The Problem with Polystyrene and Other Non-Recyclable Plastics
Polystyrene and other non-recyclable plastics are a serious and readily preventable source of marine debris pollution. Many of these products are both lightweight and aerodynamic, so they are easily blown into gutters and storm drains even when "properly" disposed of. They are also very brittle, so when littered they quickly break into smaller and smaller pieces making cleanup impossible.
Once broken down in fresh water and marine environments, many of these products can kills fish and other wildlife because they resembles food and causes choking or starvation if ingested.
Many of these products are not recycled anywhere in California, although the plastic industry has attempted to implement recycling programs that are simply way to expensive to be implemented in any meaningful way. Most curbside recycling programs in California do not accept any food containers made of polystyrene and other non-recyclable plastics because they contaminate recycling and are often accidentally littered in transportation.
Polystyrene and other non-recyclable plastic food packaging is extremely costly to local governments, some of whom are required by law to achieve "zero" trash litter in impaired waterways. Litter clean-ups cost billions, and yet are still ineffective. In order to put an end to this type of plastic pollution, polystyrene and other non-recyclable plastic litter must be stopped at its source.
More about Polystyrene and Other Non-recyclable Plastics:
- List of Local Polystyrene Ordinances
- California Ocean Protection Council Marine Debris Implementation Plan
- UN Environmental Program Marine Litter Report
- Seattle Plastic Litter Study (Sum.) (Vol. 1) (Vol. 2)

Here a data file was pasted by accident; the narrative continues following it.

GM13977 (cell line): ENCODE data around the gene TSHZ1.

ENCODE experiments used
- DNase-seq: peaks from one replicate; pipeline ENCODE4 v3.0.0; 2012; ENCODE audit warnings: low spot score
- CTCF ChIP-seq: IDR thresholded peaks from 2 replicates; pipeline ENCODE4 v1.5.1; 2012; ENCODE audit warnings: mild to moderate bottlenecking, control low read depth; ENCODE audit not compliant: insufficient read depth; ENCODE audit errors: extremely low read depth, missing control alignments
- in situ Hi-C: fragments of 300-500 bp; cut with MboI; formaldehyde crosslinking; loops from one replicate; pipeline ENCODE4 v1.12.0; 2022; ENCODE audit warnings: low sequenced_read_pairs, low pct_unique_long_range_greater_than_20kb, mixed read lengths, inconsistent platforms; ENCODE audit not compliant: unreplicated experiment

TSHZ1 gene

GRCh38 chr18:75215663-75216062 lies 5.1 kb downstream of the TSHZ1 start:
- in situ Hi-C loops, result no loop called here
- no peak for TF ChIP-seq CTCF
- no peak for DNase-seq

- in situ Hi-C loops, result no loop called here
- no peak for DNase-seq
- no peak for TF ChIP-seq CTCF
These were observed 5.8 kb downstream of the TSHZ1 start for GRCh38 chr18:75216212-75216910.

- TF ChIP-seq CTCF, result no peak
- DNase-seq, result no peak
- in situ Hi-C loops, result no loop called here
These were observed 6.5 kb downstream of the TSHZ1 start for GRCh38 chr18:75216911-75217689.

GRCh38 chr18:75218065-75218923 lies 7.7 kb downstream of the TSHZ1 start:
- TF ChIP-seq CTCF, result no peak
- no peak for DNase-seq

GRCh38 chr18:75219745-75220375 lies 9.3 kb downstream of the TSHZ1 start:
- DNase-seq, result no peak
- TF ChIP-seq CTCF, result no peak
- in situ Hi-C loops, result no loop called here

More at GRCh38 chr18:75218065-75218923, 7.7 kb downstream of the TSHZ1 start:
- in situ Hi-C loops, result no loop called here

- California Coastal Commission and Algalita Marine Research Foundation Marine Litter Report
- Algalita Marine Research Foundation Plastic Debris Report
- DOC: Cost to Recycle Polystyrene Beverage Containers
- CIWMB: Polystyrene Recycling Costs
- Styrene as a Likely Carcinogen (2011 Report on Carcinogens, Dept. of Health and Human Services)
Polystyrene and Other Non-recyclable Plastic Food Packaging Pollution
Our overly packaged grab-and-go food culture might be convenient for consumers, but is extremely inconvenient for the environment and poses a significant hurdle to local communities' waste diversion goals. Litter characterization studies across the country have recognized fast food restaurants as the primary identifiable source of urban litter, and the most abundant type of non-cigarette litter as fast food packaging which includes foamed polystyrene. Very little paper or cardboard food packaging and almost no fast food plastic is currently diverted from landfills. Frustrated with the increasing amount of this non-recyclable takeout food packaging waste in our landfills, streets, storm drains, and eventually marine environment, local governments across the nation are prohibiting it's use as disposable food packaging.
These plastics, impractical to recycle due to their light weight, are the most common form of marine debris and cost local governments millions in storm drain clean up costs. These costs are especially high for communities with impaired waterways, such as Ballona Creek (pictured).
Polystyrene is one of our country's most ubiquitous examples of over-processed, overabundant and unnecessary throw-away packaging, and also one of the most costly. Like many areas of waste generation, a few simple, economical changes in the way the fast food industry produces and handles its waste could change what currently is a major source of unrecyclable, permanent litter to a model for other businesses.
You as a consumer can refuse to support the stream of polystyrene and other non-recyclable plastic waste into our communities by choosing its economical and recyclable alternatives instead.
Learn more about a 2013 statewide measure to target fast food packaging.
More about the Issue of Takeout Food Waste:
- Characterization of Fast Food Waste
- Quick Service Restaurant Waste Composition Study (Austin Resource Recovery)
- Taking Out the Trash, Monitoring Results 2010-2011 (Clean Water Action)